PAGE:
Campaign Launches to Increase Abortion Care at California Universities
A coalition of students, advocates and politicians announced the launch of justCARE: Campus Action for Reproductive Equality last week in a press conference on Wednesday, Jan. 9. The group is working to increase adequate abortion care and bring the abortion pill to all California campus health centers by passing the College Student Right to Access Act (SB 320).
Currently, no California campus health centers provide abortion care and students often have to travel many miles to receive necessary medical care. UC Berkeley senior Adiba Khan, who came to California from Oklahoma, expressed her disappointment at learning that the generally more progressive California did not provide abortion services on college campuses.
“To someone living outside our state, it may seem as though Californians don’t face barriers to accessing abortion, but reality tells us otherwise. These barriers disproportionately harm students of color, low-income students and first-generation college students. Once a student has decided to end a pregnancy, theres is no reason they shouldn’t be able to get the abortion pill right on campus.”
Khan, who is also the Director of Students United for Reproductive Justice at UC Berkeley, noted that students should not have to worry about access to medical care.
“As students, we are balancing classes, work, community and family while trying to build our future. We shouldn’t be forced to leave campus, travel for hours or see a provider we don’t know to get health care that could be available on campus.”
Ushma Upadhyay, professor and Deputy Director of the UC Global Health Institute Center of Expertise on Women’s Health, Gender and Empowerment at UCSF, stated that up to 519 UC and CSU students seek medication abortion off-campus every month. Some off-campus clinics are only 30 minute away but some are more than two hours away. Medication abortions can only be done in the first ten weeks and young pregnant women are not likely to reveal their pregnancy until the sixth week, leaving a small window of time for patients to receive effective care.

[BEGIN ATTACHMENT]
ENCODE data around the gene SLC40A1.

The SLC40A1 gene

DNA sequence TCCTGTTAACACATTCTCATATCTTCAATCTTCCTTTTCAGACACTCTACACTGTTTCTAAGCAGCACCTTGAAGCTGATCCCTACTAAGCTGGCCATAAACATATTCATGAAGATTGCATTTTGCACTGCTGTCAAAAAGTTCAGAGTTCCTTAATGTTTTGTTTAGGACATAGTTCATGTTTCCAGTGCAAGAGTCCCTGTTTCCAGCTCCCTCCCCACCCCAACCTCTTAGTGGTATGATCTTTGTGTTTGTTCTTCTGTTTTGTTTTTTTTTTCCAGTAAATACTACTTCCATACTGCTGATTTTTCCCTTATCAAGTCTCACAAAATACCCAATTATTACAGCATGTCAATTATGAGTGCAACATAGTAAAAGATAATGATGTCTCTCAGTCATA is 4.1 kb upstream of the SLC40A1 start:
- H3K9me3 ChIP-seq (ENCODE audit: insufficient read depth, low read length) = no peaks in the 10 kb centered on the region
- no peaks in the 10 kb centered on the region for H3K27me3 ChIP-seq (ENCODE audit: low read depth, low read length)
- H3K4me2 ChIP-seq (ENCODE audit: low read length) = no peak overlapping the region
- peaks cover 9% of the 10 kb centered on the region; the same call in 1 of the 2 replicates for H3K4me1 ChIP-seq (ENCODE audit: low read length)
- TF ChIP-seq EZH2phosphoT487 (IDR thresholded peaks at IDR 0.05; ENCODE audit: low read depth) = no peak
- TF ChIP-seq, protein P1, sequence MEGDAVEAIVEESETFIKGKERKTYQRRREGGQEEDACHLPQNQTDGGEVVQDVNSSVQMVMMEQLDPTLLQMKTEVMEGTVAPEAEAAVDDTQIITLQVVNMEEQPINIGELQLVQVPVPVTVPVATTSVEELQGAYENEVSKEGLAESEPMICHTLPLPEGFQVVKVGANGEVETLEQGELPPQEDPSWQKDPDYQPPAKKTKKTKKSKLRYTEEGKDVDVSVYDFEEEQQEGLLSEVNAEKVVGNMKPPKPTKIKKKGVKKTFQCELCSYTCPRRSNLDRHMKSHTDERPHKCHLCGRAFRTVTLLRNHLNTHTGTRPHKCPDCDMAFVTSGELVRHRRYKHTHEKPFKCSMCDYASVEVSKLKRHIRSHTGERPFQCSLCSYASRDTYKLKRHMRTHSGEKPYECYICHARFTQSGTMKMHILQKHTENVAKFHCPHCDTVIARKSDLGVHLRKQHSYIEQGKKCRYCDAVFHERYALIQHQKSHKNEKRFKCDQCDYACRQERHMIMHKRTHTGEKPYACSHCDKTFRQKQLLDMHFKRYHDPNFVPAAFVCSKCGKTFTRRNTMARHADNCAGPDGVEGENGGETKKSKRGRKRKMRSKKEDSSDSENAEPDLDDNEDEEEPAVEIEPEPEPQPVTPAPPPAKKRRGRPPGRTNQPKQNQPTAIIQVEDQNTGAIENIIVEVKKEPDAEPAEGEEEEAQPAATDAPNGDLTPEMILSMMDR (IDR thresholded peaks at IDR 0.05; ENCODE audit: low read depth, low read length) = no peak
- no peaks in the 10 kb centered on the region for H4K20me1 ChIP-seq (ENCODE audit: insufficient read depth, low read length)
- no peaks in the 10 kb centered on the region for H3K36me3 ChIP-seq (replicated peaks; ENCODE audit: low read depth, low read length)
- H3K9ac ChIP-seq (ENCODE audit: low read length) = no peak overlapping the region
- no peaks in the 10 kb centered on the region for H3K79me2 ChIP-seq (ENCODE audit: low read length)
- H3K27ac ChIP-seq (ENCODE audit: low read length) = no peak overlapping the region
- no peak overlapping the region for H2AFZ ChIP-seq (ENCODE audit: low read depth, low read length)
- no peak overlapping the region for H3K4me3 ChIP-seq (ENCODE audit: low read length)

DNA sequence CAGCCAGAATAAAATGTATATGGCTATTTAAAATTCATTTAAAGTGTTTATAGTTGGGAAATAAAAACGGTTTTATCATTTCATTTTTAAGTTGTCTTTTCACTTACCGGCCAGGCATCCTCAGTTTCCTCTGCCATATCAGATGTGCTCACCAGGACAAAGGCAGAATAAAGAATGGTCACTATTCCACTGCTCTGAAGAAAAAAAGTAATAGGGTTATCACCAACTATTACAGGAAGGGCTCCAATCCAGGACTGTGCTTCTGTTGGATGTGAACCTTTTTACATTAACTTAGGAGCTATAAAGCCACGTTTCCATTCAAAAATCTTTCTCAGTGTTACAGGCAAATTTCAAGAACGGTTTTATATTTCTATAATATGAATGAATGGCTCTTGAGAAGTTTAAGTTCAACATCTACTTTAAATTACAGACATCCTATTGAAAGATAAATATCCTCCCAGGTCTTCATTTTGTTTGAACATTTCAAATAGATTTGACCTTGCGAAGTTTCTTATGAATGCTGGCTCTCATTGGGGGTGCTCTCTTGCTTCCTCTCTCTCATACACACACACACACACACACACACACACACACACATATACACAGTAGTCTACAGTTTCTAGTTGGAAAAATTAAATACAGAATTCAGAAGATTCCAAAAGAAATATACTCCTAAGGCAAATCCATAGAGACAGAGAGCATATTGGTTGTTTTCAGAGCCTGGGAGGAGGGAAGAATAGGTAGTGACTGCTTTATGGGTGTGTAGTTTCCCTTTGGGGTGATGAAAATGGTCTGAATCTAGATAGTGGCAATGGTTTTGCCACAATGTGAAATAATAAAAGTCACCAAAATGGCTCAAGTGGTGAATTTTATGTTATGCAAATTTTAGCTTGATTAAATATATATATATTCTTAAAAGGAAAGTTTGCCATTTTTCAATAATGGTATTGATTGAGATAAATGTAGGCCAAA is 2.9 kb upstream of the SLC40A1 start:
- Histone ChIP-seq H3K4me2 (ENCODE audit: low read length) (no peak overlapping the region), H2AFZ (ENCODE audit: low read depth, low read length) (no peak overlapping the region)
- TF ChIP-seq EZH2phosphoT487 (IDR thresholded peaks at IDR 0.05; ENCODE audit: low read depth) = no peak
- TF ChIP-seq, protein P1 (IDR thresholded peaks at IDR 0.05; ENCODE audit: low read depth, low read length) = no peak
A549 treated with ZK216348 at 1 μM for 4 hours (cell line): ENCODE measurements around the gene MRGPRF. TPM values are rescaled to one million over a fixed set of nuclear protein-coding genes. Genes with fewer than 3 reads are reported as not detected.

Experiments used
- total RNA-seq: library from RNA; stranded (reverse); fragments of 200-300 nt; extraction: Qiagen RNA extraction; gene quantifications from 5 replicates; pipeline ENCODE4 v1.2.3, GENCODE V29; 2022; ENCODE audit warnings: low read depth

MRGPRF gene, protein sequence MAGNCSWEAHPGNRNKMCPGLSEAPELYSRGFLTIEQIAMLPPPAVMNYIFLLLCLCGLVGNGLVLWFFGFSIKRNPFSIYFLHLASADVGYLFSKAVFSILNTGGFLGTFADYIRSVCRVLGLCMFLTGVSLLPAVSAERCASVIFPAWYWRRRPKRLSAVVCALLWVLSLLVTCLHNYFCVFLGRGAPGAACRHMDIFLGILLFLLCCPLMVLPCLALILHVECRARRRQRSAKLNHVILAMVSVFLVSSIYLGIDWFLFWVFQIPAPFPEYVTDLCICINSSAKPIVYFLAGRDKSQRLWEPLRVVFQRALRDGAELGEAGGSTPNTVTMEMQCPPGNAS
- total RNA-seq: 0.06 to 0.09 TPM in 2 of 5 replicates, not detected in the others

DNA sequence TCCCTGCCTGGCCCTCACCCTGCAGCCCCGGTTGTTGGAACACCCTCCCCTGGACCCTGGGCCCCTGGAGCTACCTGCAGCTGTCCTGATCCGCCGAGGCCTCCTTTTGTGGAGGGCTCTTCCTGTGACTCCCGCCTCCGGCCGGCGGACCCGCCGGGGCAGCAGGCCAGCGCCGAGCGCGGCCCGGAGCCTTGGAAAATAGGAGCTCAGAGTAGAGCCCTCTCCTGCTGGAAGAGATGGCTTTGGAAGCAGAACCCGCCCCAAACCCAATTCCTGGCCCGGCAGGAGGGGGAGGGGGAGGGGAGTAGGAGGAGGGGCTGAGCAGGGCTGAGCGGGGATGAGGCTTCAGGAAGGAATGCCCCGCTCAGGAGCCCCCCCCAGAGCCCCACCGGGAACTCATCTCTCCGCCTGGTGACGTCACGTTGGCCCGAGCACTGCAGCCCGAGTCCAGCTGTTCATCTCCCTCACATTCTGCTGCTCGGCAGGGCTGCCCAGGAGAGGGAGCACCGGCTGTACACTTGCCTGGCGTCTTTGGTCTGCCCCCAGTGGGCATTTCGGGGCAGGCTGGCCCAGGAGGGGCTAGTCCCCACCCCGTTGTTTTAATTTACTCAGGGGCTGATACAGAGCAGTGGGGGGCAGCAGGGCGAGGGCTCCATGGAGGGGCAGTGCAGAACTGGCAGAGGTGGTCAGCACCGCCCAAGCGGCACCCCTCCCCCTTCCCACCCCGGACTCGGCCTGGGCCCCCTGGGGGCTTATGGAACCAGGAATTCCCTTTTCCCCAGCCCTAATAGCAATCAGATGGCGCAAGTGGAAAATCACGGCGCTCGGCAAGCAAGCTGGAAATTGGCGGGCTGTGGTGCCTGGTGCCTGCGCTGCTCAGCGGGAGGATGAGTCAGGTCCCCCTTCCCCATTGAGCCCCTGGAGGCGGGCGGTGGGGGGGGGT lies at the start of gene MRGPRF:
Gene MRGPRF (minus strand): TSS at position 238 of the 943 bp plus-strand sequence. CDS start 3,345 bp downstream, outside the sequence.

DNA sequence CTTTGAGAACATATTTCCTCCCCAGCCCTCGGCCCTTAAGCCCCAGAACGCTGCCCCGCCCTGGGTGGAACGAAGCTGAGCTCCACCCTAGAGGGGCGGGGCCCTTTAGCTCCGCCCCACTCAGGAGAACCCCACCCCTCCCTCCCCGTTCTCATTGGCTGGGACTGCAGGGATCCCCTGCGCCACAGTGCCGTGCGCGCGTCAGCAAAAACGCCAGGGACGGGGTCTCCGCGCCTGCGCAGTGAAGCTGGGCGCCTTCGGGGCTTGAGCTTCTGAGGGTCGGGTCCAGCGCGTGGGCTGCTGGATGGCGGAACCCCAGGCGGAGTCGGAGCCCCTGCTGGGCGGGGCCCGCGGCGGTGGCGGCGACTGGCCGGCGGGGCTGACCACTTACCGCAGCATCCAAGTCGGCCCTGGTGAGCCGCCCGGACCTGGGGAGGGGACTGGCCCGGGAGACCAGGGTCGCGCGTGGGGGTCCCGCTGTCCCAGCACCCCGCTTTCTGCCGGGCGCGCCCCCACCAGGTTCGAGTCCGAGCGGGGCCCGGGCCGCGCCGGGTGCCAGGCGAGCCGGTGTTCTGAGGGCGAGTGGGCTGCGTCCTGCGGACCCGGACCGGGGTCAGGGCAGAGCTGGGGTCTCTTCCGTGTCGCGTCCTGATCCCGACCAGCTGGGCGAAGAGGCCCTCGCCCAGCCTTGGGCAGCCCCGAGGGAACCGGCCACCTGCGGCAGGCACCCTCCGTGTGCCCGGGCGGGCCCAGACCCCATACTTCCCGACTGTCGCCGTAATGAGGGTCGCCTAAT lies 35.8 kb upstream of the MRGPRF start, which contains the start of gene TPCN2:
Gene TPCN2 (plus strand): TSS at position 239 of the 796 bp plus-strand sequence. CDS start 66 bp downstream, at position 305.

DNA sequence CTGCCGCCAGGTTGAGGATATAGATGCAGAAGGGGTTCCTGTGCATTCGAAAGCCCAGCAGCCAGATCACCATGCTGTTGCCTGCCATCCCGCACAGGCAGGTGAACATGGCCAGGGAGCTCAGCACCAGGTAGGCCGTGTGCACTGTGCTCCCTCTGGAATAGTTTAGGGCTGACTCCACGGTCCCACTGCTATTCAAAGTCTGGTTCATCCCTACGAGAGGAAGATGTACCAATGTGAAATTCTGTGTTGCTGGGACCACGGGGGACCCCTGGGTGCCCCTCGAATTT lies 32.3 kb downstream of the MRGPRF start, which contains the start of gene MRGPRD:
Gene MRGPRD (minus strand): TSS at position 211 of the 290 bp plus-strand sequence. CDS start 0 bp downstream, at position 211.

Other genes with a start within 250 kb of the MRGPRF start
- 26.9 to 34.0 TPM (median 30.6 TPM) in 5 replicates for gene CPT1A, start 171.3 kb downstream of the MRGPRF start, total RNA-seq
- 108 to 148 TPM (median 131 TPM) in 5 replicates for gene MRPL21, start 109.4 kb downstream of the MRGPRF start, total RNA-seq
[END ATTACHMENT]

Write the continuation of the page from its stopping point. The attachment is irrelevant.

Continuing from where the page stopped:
Daniel Grossman, professor and Director of Advancing New Standards in Reproductive Health at UC San Francisco, presented findings from a study that examined medical services at all UC campuses and 20 out of 23 CSU campuses. Grossman said that while the campus medical centers would require installation of ultrasound machines and staff training for abortion care, all the student health centers had the capacity to provide adequate abortion care.
Another issue for students seeking abortion care is the cost. Dr. Ruth Shaber, President of the Tara Health Foundation, announced that a group of private funders, including the Tara Health Foundation, the Women’s Foundation of California and an anonymous donor, will work together to cover the cost of implementing better abortion care on California campuses.
“Like many across the state,” said Shaber, “we recognize the importance of keeping abortion legal, affordable and available and we are proud to bring resources to this ground-breaking effort. We support improved access to abortion for students at every public university campus in California and we are committed to provide the necessary funding to help them begin to provide medication abortion on California’s public university campuses if the College Student Right to Access Act becomes law.”